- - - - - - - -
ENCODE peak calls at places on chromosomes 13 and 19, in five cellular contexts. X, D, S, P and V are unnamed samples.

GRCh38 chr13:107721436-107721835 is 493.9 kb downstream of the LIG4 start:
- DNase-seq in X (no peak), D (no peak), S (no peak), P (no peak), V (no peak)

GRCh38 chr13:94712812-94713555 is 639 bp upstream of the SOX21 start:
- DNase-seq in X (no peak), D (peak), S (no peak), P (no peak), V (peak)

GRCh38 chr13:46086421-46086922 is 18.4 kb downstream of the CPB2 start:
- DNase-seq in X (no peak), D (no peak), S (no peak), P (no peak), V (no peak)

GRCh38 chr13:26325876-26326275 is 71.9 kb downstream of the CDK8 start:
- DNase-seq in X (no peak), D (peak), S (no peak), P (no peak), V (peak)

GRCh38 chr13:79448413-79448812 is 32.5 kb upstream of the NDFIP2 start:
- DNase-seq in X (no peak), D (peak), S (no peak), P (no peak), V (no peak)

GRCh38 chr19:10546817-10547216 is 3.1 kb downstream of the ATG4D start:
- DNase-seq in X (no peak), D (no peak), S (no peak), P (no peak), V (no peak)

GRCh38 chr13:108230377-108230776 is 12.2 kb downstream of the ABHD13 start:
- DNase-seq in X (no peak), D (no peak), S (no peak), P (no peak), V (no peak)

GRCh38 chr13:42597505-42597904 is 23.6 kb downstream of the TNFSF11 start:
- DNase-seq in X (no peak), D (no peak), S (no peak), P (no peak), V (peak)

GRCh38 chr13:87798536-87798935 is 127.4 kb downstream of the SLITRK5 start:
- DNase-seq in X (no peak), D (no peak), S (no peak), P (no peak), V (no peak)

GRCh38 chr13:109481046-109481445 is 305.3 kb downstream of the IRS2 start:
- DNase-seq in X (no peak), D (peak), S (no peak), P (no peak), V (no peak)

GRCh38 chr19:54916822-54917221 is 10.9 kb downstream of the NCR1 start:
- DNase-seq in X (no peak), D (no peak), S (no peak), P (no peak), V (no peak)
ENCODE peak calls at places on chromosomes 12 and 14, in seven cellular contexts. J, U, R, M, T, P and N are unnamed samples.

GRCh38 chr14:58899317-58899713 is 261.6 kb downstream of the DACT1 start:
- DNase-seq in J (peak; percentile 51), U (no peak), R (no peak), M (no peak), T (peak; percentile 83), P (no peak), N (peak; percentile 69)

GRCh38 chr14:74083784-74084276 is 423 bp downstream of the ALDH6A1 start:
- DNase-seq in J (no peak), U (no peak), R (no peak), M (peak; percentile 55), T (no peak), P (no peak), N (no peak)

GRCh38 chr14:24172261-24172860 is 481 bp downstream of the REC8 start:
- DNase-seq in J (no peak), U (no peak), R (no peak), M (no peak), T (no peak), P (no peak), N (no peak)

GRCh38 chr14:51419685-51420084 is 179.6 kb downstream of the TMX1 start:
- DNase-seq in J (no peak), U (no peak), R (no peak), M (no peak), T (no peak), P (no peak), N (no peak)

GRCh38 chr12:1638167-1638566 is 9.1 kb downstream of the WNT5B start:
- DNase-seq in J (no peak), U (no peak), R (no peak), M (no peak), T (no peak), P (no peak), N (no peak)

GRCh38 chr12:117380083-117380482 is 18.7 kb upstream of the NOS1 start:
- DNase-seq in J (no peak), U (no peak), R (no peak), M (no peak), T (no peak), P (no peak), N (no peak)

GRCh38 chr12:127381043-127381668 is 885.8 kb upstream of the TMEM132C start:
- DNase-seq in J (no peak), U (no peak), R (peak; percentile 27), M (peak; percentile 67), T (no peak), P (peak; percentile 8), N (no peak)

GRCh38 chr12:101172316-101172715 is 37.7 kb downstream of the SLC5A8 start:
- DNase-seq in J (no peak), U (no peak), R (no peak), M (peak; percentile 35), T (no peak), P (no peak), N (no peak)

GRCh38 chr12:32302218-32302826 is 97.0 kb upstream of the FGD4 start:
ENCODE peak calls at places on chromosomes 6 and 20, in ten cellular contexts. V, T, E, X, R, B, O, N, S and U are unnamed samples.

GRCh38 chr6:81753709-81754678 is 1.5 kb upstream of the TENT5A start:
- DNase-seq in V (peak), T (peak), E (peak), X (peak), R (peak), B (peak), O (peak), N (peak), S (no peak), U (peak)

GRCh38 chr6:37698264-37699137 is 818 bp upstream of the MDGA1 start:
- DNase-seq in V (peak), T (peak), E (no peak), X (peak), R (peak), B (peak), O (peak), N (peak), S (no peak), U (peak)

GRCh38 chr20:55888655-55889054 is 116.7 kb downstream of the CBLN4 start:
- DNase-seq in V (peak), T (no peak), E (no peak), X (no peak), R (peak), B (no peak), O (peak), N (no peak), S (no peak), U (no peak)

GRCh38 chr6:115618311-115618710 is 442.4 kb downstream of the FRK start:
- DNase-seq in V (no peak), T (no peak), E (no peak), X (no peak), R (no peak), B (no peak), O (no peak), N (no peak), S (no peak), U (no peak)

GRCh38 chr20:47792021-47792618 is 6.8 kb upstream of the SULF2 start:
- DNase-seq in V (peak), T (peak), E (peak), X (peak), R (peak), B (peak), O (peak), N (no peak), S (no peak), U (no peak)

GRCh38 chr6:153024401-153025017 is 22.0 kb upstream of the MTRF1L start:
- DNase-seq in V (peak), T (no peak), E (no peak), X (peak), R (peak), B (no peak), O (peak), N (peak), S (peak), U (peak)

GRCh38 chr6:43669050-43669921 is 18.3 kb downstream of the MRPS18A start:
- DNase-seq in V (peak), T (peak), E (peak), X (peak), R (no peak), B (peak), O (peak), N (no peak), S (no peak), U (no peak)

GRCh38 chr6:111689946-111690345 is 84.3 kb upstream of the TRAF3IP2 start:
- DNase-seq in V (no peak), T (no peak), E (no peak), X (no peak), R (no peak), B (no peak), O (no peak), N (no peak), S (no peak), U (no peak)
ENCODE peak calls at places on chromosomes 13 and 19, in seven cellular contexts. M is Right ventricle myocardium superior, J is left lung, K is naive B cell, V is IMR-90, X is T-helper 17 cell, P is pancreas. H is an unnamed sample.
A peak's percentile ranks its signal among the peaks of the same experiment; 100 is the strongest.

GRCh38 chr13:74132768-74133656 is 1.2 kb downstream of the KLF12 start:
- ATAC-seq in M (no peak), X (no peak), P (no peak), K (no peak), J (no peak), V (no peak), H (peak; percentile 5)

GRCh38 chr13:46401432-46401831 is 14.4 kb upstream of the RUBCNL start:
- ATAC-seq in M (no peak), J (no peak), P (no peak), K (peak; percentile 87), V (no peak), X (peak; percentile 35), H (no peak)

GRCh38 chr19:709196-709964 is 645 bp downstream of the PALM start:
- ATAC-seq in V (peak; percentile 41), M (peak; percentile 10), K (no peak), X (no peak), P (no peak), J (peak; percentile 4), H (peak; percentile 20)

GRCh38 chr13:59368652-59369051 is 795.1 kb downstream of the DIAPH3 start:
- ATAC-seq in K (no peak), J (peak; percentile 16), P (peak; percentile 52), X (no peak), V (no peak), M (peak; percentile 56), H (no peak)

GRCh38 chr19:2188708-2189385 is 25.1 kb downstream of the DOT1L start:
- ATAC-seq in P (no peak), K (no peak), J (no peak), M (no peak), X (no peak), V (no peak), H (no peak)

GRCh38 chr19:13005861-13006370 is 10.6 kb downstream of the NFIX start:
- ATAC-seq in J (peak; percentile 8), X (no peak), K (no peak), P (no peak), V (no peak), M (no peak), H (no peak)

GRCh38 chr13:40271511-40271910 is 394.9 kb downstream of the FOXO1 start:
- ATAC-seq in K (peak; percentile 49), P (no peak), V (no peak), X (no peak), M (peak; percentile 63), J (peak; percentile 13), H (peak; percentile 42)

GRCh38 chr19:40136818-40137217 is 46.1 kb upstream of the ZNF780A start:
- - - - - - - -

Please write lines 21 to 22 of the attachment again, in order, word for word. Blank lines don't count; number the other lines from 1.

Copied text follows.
- DNase-seq in X (no peak), D (peak), S (no peak), P (no peak), V (no peak)

GRCh38 chr19:54916822-54917221 is 10.9 kb downstream of the NCR1 start: